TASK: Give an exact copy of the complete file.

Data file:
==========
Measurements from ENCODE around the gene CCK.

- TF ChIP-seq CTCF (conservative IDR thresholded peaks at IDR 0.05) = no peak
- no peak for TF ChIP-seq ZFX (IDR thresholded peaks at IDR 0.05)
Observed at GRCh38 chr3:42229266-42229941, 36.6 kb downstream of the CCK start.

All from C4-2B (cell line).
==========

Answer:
Measurements from ENCODE around the gene CCK.

- TF ChIP-seq CTCF (conservative IDR thresholded peaks at IDR 0.05) = no peak
- no peak for TF ChIP-seq ZFX (IDR thresholded peaks at IDR 0.05)
Observed at GRCh38 chr3:42229266-42229941, 36.6 kb downstream of the CCK start.

All from C4-2B (cell line).